Chinese New Year brings Year of the Dragon
Monday marked the first day of the Chinese or lunar new year, bringing on the highly anticipated Year of the Dragon.
People for whom the 12-year Chinese Zodiac is important — including those with connections to some other Asian cultures — consider the Year of the Dragon to be a particularly auspicious time for births and businesses. Children born in a dragon year are believed to be strong, self-assured, fiery and decisive, but can also be arrogant, brash and demanding.
Earlier this month the Jing Mo Athletic Association performed martial-arts demonstrations and lion dances at San Francisco public libraries in anticipation of the new year. The Ocean Beach Bulletin caught up with them at the Anza Branch Library in the Richmond District.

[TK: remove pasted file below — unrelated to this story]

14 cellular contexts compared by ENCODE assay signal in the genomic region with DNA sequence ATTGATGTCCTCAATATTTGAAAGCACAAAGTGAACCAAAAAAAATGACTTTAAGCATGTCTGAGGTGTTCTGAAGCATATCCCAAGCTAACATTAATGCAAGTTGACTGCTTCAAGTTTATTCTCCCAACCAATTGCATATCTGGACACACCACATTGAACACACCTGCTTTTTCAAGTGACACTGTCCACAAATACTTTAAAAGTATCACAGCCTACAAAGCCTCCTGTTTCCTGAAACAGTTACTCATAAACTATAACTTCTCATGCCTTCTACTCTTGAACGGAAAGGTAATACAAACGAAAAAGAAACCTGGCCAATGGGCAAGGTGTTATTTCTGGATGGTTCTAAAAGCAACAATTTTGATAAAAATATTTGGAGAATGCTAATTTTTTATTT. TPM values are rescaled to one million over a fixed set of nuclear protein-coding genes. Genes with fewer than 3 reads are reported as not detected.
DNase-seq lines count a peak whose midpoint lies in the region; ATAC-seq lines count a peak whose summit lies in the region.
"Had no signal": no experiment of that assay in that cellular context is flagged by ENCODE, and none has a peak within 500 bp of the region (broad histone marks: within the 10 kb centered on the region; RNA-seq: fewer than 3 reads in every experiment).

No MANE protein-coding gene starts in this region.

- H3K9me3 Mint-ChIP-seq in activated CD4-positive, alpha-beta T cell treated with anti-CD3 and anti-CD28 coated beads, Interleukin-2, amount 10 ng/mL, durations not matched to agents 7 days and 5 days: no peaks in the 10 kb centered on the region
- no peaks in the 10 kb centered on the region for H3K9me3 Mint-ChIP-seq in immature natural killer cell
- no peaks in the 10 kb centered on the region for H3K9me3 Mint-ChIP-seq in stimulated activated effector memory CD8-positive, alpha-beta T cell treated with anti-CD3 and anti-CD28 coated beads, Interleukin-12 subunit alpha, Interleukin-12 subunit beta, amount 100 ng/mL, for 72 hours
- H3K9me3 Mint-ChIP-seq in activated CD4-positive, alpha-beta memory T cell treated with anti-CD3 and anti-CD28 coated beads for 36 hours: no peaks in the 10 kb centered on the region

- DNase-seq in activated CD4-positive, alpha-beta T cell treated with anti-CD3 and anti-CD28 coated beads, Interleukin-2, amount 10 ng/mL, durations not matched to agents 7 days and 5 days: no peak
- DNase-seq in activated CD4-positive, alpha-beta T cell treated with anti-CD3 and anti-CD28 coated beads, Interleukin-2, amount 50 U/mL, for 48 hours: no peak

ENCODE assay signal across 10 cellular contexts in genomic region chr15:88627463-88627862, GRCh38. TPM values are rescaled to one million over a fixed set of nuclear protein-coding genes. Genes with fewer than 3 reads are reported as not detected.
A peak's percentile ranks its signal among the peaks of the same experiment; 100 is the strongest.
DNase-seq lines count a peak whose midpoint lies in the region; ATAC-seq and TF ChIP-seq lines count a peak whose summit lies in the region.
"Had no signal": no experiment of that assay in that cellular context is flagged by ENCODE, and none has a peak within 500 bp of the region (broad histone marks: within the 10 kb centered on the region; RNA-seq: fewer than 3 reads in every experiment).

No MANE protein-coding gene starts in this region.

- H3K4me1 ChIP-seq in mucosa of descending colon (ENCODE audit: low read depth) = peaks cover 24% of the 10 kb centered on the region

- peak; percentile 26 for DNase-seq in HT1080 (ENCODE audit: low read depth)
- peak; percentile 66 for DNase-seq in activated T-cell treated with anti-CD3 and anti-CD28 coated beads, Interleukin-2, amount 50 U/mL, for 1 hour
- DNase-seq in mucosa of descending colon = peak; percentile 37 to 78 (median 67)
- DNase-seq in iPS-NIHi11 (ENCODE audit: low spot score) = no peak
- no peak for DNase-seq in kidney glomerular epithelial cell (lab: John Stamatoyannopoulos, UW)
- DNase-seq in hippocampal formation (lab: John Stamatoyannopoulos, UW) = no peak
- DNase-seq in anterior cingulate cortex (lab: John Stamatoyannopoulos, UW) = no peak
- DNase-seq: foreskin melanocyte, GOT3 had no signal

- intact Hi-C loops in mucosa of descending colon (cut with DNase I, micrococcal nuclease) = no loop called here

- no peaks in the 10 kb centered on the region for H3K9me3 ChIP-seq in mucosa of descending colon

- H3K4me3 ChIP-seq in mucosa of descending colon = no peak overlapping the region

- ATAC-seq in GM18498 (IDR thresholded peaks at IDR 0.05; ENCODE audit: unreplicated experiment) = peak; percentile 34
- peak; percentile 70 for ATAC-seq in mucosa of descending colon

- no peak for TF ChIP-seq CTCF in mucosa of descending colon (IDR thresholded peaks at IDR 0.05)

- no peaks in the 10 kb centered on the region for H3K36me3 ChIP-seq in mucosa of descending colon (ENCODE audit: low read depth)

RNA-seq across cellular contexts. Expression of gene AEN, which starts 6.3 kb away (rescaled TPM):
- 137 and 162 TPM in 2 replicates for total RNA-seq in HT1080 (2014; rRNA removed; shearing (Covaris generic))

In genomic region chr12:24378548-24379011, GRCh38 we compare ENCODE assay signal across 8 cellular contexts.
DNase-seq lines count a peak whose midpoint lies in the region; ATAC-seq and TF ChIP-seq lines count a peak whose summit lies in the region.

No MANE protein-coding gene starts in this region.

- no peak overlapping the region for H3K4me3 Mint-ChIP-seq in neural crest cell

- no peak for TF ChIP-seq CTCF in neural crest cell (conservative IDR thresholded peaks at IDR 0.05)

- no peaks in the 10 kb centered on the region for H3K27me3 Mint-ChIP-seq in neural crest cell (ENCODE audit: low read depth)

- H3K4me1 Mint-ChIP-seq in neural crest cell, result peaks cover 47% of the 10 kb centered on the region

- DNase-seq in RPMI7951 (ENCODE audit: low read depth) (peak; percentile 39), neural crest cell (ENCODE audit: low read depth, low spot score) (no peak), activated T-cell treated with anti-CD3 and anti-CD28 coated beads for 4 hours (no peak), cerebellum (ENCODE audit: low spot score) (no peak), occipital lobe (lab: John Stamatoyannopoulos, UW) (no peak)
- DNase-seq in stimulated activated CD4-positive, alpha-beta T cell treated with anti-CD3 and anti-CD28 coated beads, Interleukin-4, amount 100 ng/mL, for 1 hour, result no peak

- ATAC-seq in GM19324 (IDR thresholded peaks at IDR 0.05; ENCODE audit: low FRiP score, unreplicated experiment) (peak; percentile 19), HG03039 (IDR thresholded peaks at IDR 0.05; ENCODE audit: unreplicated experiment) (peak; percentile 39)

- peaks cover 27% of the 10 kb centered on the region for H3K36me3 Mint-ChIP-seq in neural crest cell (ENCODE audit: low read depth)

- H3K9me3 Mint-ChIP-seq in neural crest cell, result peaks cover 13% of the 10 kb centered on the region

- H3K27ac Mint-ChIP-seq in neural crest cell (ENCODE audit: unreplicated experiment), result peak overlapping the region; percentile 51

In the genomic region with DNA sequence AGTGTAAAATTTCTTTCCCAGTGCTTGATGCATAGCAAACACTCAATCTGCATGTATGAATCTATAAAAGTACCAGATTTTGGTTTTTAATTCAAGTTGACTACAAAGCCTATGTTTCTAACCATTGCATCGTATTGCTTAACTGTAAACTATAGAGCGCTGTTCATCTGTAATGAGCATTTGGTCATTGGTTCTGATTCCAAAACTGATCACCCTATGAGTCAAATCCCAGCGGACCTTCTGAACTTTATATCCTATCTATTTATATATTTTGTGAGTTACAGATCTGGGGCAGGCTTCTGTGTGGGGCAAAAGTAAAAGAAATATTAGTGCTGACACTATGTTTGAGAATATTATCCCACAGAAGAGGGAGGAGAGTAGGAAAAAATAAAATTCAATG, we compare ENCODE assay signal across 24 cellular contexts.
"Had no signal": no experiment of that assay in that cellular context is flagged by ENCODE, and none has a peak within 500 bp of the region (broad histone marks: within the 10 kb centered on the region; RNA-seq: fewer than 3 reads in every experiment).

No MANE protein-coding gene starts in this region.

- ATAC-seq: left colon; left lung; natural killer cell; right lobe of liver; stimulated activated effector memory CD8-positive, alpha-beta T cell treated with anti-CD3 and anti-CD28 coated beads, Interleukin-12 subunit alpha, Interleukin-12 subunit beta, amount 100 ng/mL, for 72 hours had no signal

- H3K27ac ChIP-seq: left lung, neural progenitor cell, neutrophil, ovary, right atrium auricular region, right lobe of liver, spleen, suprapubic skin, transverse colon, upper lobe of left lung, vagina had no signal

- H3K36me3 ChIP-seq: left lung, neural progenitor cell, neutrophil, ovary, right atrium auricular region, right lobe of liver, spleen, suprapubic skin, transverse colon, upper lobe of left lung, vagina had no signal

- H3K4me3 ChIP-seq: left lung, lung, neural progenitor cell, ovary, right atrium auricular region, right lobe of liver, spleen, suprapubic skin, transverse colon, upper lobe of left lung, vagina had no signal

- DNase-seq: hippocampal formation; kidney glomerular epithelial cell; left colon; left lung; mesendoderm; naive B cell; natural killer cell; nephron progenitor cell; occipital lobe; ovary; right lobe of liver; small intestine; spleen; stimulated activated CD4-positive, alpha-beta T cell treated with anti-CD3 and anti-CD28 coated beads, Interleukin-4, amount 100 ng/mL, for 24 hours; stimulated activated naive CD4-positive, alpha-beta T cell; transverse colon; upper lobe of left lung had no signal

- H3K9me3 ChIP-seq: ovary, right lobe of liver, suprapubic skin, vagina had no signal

There’s no evidence of lions occurring naturally in China, Lorraine Yee explained to several dozen people gathered to watch the performance. But tradition holds that the colorful costumes and the vigorous lion dance were created by villagers who had never seen a lion, to scare away evil creatures that had been destroying farmers’ crops. Today the lion dance is still associated with good luck and fortune.